Although the NA-40 was unsuccessful in gaining a production contract in the Army's light bomber competition, it nevertheless provided the inspiration for North American's entry in an entirely different competition.
On March 11, 1939, the Air Corps issued Proposal No. 39-640 for the design of a medium bomber. According to the specification, a bombload of 3000 pounds was to be carried over a range of 2000 miles at a top speed of over 300 mph. The proposal called for either the Pratt & Whitney R-2800, the Wright R-2600, or the Wright R-3350. Requests for proposals were widely circulated throughout the industry. Proposals were received from Martin, Douglas, Stearman, and North American.
Lee Atwood, North American's vice president and chief engineer, took charge of the medium bomber project. North American's proposal was given the company designation of NA-62. It drew heavily on the NA-40B design, and retained the basic format of that earlier design. However, the NA-62 was a somewhat larger airplane with greater speed, range, and payload capacity. The wing area was some ten square feet larger than that of the NA-40, and the fuselage was six feet longer. Gross weight of the NA-62 was 28,000 pounds, as compared to 20,000 pounds for the NA-40B. In order to incorporate the increased bombload demanded by the new specification, the raised tandem cockpit of the NA-40B was replaced by a side-by-side cockpit with a top line that conformed with the top of the main fuselage. This made for a wider fuselage, and the bombardier's passage to the nose was by a crawl tunnel underneath the flight deck. The wing was lowered from the high shoulder position on the NA-40B to a mid-fuselage position, but it retained the continuous three-degree dihedral of the original design. An NACA 23017 airfoil was selected for the wing root, changing to a NACA 4409-R airfoil at the tip. A slight camber reversal or "reflex" was incorporated at the tip trailing edge which moderated stall characteristics. The nacelles of the Wright Cyclones were extended aft of the wing, and the mainwheels retracted backwards into the engine nacelles.
The crew was five--pilot, copilot, bombardier, navigator/radio operator, and gunner. The navigator's compartment was directly behind the flight deck.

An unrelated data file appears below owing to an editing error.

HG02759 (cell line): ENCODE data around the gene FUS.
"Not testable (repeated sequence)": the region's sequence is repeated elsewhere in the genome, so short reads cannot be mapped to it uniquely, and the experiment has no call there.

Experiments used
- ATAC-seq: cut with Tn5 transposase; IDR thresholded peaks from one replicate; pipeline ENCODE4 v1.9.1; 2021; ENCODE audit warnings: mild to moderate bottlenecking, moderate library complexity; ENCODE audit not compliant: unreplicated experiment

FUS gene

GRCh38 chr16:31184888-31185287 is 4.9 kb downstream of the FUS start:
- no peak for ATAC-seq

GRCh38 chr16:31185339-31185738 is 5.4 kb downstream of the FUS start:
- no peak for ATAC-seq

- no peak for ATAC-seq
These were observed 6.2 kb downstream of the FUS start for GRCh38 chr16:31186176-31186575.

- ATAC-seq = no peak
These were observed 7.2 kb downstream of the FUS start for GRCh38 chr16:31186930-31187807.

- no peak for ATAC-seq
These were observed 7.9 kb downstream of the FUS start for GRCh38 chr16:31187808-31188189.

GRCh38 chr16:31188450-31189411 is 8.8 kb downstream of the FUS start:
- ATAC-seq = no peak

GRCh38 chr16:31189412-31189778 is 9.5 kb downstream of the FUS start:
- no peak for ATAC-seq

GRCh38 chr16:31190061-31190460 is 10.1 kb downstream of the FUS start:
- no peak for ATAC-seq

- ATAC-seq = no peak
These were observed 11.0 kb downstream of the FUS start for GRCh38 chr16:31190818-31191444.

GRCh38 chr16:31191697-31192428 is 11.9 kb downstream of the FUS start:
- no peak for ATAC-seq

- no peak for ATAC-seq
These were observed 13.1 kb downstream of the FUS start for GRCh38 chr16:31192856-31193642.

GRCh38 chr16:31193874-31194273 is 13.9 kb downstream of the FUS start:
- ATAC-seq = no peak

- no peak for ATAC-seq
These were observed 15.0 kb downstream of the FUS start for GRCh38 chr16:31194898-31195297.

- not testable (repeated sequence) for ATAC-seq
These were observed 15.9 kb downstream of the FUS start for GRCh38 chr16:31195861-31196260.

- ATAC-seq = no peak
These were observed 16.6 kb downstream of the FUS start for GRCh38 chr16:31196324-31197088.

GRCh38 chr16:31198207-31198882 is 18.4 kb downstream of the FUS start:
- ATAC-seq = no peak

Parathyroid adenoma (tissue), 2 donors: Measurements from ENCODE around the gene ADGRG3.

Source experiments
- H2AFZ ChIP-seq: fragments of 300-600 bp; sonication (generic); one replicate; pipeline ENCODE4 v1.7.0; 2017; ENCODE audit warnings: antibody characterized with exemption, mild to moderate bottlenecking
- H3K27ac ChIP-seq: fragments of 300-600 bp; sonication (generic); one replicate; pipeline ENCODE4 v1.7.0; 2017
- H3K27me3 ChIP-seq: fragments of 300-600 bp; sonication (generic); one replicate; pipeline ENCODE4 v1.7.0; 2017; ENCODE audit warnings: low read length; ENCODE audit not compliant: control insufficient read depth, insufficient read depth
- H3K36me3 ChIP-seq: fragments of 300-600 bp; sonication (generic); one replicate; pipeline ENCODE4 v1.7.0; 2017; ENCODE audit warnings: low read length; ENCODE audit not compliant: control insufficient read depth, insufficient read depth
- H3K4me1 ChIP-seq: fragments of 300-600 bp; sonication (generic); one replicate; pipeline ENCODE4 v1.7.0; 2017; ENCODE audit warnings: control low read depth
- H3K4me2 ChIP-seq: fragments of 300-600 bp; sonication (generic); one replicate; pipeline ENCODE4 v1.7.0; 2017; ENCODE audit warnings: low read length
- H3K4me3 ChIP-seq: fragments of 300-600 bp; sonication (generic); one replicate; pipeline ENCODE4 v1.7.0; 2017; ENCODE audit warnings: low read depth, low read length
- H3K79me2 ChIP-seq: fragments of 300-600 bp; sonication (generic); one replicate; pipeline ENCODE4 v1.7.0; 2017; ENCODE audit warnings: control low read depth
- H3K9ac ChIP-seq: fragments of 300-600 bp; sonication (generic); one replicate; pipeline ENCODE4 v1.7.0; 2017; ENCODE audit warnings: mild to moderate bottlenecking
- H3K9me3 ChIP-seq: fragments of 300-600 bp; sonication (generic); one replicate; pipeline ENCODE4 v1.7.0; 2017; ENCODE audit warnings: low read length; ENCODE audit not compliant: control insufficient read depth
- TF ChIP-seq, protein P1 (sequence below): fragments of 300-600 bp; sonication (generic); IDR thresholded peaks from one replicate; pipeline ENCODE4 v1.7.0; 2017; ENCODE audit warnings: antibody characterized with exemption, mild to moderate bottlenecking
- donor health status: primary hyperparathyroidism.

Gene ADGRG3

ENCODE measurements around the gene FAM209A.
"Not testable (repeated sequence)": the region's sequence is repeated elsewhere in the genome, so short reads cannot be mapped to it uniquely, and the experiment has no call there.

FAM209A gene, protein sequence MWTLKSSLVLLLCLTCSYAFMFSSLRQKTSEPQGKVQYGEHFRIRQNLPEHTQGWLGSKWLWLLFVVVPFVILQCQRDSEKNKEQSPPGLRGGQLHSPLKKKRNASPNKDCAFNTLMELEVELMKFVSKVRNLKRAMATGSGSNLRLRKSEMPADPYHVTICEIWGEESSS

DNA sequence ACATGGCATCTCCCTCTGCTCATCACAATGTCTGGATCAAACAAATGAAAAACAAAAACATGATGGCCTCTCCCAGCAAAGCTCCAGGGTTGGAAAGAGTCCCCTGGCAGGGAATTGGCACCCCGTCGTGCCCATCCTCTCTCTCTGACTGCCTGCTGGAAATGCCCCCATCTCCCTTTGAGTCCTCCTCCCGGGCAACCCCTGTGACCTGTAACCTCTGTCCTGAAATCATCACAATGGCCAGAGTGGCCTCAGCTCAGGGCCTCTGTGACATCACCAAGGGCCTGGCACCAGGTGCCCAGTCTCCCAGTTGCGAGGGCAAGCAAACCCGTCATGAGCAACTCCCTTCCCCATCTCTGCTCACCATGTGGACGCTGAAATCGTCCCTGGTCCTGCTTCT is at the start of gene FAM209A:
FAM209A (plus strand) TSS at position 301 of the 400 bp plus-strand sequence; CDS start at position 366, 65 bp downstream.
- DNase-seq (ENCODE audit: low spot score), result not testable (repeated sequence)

The armament consisted of four 0.30-inch machine guns on flexible mounts. There was a 0.30-inch machine gun in the nose which could be installed on any one of three ball-and-socket mounts cut into the nose (one pointing straight ahead and one to each side). Another 0.30-inch flexible gun was mounted behind a Plexiglas hatch cut into the upper rear fuselage. A third 0.30-inch machine gun had firing positions at each waist window and from a hole in the floor. There was a 0.50-inch machine gun in the extreme tail, mounted in a streamlined transparent canopy. The tail gunner lay prone in this position, the Plexiglas canopy featuring clamshell doors which opened sideways to permit traversal of the gun. Maximum offensive load was 3600 pounds of bombs.
The NA-62 was submitted in time to meet the Army's September 10 deadline for the medium bomber competition. The Army was sufficiently impressed with the North American proposal that on August 10, 1939, they issued a contract for 184 NA-62s under the designation B-25. This contract was finally approved on September 10. At the same time, the competing Martin Model 179 was issued a contract for 201 examples under the designation B-26. Since the design had been ordered "off the drawing board", there was no XB-25 as such.
A full scale B-25 mockup was approved on November 9, 1939. Construction of the first B-25, serial number 40-2165, was in final assembly by the early summer of 1940. The first flight took place on August 19, 1940, test pilot Vance Breese being at the controls and engineer Roy Ferren sitting in the right hand seat.